Flushed? Must be the wine, fire and cholera

Water for Gotham
September 29, 2000

"Drought and deforestation played havoc with the groundwater." Sounds like a description of modern-day environmental degradation in Africa? Think again. It is the beginning of the story of New York. In 1783, when the community became an American city in the aftermath of war, its wells dried up. Soldiers dug 40 feet and failed to find a drop. Water carters appeared on its streets to bring in fresh water from outside. The city fathers began the search for a private company to supply it with sufficient water. It was a long search.

A decade later, there was an epidemic of yellow fever, which left New Yorkers in a panic over public health and the very survival of the city in doubt. In despair, they turned to one Aaron Burr and his Manhattan company, granting him unique powers to engage in almost any business he chose in return for opaque promises to bring water in by canal from the then rural river of Bronx. But, as Gerard Koeppel explains in his fluvial history of the city, Water for Gotham , Burr had other plans. "The Manhattan Company had no intention of spending its money on a historic but expensive water supply for New York" - certainly not from the faraway Bronx. Instead, it plumbed a local fetid pool, aptly named the Collect pond, and supplied the city from that. Burr had, says Koeppel, won "the power to turn water into wine". And he continued his water monopoly by using the influence of city-hall cronies to keep out competing water entrepreneurs.

The direct result of Burr's hydrological chicanery was an even worse epidemic - cholera - brought aboard the immigrant ships from Europe. It swept through the city in 1832, at a time when Burr had ensured there was insufficient water for proper sanitation. One in 50 of the city's inhabitants died. What became of Burr's Manhattan Company? It is today the Chase Manhattan Bank.

Koeppel's story is mainly about the first half of the 19th century. Its central engineering triumph is the creation of the Croton aqueduct, which at long last garnered the waters of rivers beyond the shores of Manhattan to slake the city's thirst. The aqueduct, constructed largely by Irish immigrant labourers, captured the freshwater flow of the River Croton north of the city before it emptied into the salty Hudson River. The 19-mile aqueduct first brought its waters to a billion-gallon reservoir constructed in Central Park in 1842. It was the making of the city, though not immediately. For a long time, few could afford its waters. Much of the city was engulfed in flames in 1845 for want of sufficient taps to put it out. A further 5,000 New Yorkers died in a second cholera outbreak in 1849. Only after that - and the confirmation provided by British doctor John Snow that polluted water was the cause of cholera epidemics - did piped Croton water became popular among the city's burgeoning middle class. With piped water came water closets. By the end of the 1850s, New Yorkers were digging a sewer system to flush away the WC waste. And in 1857, one Joseph Gayetty invented the first lavatory paper. Some New Yorkers were suspicious of this new-fangled plumbing, however. The local cockroaches got renamed "the Croton bugs" because popular legend had it that they reached the city down the Croton water pipes.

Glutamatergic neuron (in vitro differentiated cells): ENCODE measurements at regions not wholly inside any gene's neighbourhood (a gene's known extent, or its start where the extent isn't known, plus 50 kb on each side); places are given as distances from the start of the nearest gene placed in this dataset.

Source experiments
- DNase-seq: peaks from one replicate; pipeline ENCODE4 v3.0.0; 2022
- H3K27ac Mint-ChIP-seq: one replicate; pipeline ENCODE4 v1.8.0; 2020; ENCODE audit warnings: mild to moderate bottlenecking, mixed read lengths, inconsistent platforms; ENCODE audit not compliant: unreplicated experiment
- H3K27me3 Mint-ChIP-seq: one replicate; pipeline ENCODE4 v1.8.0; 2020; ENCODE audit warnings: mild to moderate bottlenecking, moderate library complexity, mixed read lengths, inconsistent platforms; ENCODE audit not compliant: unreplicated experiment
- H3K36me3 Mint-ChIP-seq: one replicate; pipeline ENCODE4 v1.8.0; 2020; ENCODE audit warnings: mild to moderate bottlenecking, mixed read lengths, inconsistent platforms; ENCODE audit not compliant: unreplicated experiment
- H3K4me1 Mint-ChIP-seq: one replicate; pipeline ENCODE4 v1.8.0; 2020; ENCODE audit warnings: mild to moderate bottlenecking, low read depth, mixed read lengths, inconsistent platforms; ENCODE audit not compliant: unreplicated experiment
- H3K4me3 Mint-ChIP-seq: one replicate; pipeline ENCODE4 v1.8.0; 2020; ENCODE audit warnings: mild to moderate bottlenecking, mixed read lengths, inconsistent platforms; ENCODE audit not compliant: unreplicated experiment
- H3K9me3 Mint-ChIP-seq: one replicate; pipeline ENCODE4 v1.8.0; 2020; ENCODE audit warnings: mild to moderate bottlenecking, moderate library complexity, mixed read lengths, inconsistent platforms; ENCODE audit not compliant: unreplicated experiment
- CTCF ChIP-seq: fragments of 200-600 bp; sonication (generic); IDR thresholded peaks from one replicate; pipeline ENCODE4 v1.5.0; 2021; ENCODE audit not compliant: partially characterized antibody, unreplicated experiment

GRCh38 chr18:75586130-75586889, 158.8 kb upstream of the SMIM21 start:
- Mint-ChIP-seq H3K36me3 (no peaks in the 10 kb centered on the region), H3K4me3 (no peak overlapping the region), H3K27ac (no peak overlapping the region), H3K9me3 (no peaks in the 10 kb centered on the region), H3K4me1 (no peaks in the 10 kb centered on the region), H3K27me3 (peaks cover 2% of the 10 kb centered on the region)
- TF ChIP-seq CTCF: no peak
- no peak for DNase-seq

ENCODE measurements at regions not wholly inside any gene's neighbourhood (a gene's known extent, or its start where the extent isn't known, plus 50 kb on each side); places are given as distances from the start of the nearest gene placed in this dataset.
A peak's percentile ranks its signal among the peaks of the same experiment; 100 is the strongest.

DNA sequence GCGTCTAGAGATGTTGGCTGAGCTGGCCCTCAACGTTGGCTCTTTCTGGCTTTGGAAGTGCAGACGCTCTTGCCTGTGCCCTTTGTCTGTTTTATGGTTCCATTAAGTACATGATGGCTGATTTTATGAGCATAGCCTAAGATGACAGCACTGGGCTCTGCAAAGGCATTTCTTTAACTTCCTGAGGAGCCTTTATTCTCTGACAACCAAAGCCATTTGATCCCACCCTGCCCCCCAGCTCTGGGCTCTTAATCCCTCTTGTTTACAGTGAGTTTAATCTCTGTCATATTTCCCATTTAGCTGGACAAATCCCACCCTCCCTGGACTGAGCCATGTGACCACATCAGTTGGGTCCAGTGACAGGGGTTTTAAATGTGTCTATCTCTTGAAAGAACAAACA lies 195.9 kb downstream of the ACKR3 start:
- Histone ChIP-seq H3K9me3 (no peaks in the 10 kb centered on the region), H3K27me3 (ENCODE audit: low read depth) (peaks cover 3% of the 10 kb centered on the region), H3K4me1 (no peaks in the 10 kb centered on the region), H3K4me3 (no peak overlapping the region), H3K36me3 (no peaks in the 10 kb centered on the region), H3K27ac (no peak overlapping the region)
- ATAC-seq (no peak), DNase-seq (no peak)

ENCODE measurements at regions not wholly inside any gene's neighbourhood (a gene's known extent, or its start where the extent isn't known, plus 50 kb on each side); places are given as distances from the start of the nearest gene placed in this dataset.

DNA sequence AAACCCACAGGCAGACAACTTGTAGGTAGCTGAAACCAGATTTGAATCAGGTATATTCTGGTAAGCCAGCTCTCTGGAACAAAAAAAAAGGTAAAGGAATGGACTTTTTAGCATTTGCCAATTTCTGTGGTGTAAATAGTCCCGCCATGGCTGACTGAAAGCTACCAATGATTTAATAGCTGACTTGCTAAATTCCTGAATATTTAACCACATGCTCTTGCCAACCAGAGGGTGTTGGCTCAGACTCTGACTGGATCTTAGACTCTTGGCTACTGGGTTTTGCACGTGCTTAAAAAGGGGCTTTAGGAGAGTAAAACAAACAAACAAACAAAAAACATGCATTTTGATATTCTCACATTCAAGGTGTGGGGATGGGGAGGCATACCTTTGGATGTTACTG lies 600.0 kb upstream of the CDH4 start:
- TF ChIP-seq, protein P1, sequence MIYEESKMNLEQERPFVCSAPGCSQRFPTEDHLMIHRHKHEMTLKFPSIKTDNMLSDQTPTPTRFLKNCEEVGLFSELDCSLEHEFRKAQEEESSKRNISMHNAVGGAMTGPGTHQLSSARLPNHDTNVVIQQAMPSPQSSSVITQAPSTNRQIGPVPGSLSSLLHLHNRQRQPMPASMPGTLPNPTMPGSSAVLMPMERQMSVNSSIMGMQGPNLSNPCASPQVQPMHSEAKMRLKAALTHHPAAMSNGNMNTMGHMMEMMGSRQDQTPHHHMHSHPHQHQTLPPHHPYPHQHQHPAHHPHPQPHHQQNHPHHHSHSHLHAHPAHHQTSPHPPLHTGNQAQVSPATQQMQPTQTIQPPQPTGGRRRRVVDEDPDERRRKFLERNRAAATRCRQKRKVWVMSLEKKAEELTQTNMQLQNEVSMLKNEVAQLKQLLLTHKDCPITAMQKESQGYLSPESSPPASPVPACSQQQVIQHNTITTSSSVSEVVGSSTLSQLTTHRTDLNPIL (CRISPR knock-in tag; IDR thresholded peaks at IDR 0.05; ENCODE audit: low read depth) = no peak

Nonetheless, New Yorkers can claim to have pioneered the modern world of plumbing and profligate water use. By the 1880s, per capita water consumption in Manhattan had soared to nearly 100 gallons a day, the highest in the world. Soon the Croton aqueduct was insufficient to keep the taps flowing. A new dam was constructed on the Croton. At 240 feet, it was the world's tallest. By 1907, the new Caskill aqueduct was bringing water from mountains more than 100 miles from the city. The story is well told by a good journalist. Personalities are well to the fore. In truth, perhaps the greatest water story from America is of how water won the West. (Read it in Marc Reisner's classic Cadillac Desert . See one of its central episodes, the winning of water for Los Angeles, in the film Chinatown.) But New York, too, has a good tale to tell of city-hall intrigue and corruption and fortunes made on the back of cruel epidemics - and of a heartening triumph for engineering.

Fred Pearce is a freelance writer on the environment and author of The Dammed .

Water for Gotham: A History

Author - Gerard T. Koeppel
ISBN - 0 691 01139 7
Publisher - Princeton University Press
Price - £18.95
Pages - 355

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